Medically Reviewed by Neha Pathak, MD on December 17, 2021
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Know Your Allergens

You can take steps to keep them out your airways. But only if you know what they are. That’s where an allergist comes in. They can test your skin or blood to find out exactly what you’re allergic to. Common triggers include pet dander, dust mites, pollen, cockroaches, rats, mice, or mold.

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Keep Them at Bay in the Bedroom

Buy hypoallergenic dust mite covers for your pillows and mattresses. Wash your bedding once a week in hot water and dry in high heat. Remove any stuffed animals from your child’s room or wash them along with the bedding. Vacuum carpet weekly. Better yet, put in hard flooring if you can. Keep cats and dogs out of the bedroom. But if you or your child has serious pet allergies, it’s best to rehome your furry friends.

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Control Humidity

Dust mites and mold thrive in warm, wet conditions. Try to keep indoor humidity below 50%. It’s easier to do that when the temp in your home is below 72 F. But a dehumidifier can also help. Get a standalone device for each room or install one that’ll remove moisture throughout your home. If you have central heating and air conditioning, replace the HEPA filter once a month.

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Keep Windows and Doors Closed

Pollen and outdoor mold spores can float through the air and into your home. These tiny allergens can even get through screens on your windows, doors, or porches. If possible, cool your home with air conditioning. Fans can stir up dust and mold that might bother your airways.

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Exercise Inside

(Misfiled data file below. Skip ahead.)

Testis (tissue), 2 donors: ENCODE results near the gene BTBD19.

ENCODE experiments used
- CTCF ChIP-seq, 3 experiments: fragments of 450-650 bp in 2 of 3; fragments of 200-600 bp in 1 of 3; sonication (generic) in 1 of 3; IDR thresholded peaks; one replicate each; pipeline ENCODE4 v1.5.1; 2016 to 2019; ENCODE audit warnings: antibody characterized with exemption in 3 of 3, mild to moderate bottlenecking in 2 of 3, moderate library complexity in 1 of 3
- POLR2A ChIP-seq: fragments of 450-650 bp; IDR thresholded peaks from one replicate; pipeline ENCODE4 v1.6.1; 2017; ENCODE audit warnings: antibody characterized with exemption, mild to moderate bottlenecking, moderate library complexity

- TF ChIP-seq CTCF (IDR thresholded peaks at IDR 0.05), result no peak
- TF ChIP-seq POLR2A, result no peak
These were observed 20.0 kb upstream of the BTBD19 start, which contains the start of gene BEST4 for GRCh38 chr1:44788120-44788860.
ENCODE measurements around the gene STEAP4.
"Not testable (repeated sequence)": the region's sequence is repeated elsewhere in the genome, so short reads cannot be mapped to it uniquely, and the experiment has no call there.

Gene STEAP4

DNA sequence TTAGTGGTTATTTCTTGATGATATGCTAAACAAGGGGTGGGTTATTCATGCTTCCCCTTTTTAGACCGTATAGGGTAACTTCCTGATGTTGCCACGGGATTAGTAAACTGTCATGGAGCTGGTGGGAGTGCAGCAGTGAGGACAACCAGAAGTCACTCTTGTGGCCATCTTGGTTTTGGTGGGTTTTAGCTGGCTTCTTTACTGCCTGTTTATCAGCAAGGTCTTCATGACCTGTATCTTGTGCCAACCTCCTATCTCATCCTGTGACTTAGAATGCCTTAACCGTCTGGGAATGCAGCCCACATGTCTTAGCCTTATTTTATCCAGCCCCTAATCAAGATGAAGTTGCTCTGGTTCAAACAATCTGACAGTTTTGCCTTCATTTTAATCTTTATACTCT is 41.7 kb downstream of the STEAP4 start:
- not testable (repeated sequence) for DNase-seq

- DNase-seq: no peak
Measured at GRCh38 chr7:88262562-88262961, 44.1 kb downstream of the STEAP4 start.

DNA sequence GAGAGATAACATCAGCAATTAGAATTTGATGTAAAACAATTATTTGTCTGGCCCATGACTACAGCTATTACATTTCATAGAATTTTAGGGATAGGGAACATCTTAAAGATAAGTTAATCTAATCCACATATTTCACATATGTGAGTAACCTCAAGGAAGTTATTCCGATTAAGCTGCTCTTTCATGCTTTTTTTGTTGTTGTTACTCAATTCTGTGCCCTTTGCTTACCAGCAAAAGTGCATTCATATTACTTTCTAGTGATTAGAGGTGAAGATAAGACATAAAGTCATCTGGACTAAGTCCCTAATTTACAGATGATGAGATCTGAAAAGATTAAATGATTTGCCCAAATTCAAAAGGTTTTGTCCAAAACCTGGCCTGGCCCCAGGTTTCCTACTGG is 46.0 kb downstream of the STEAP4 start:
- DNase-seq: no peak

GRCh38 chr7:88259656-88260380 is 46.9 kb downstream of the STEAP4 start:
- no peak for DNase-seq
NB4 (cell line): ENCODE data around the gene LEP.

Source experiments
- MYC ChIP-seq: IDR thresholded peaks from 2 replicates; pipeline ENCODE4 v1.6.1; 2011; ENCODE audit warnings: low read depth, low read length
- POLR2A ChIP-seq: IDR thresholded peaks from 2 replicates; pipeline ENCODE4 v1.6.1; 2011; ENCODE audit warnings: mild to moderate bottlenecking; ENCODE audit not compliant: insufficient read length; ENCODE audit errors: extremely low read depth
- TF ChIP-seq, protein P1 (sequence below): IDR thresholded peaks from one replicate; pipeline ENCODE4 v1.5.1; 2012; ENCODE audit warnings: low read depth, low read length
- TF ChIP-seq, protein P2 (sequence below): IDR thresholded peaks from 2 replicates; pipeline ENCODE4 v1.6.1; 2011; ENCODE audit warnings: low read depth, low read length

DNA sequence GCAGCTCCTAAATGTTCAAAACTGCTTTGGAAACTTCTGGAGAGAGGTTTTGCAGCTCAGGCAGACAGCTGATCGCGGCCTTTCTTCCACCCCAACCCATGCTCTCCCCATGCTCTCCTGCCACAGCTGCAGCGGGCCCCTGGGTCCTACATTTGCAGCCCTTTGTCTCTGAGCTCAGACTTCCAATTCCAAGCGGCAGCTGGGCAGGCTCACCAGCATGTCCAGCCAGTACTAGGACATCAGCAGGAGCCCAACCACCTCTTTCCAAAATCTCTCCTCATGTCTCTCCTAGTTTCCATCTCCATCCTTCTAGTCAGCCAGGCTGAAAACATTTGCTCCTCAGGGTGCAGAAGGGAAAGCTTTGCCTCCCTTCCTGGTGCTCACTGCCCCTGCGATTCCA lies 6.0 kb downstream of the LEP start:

Jog on the treadmill, do yoga, or download a workout routine on your smartphone. Whatever gets your heart pumping, it’s best to sweat it out indoors during allergy season. Certain apps or websites can tell you about pollen and mold counts in your area. That includes the American Academy of Allergy, Asthma & Immunology.

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Get Someone Else to Mow Your Lawn

You’ll stir up lots of grass pollen if you cut your lawn. So it’s best to avoid this chore completely if you can. If not, wear a face mask, pants, and a long-sleeved shirt. Sunglasses or goggles can give your eyes a little more protection. Be sure to shower and change into fresh clothes when you’re done.

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Wear a Face Mask

This’ll up your protection from pollen, pollution, and pet dander. But masks also lessen exposure to respiratory viruses. That’s important because infections like cold, flu, or COVID-19 can trigger asthma. Whether you’re gardening or going to the grocery store, all kinds of face masks are safe for people who have asthma. Ask your doctor which might be best for you. They might suggest a three-layer reusable cloth mask, disposable surgical mask, or a KN95 mask.

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Vacuum Weekly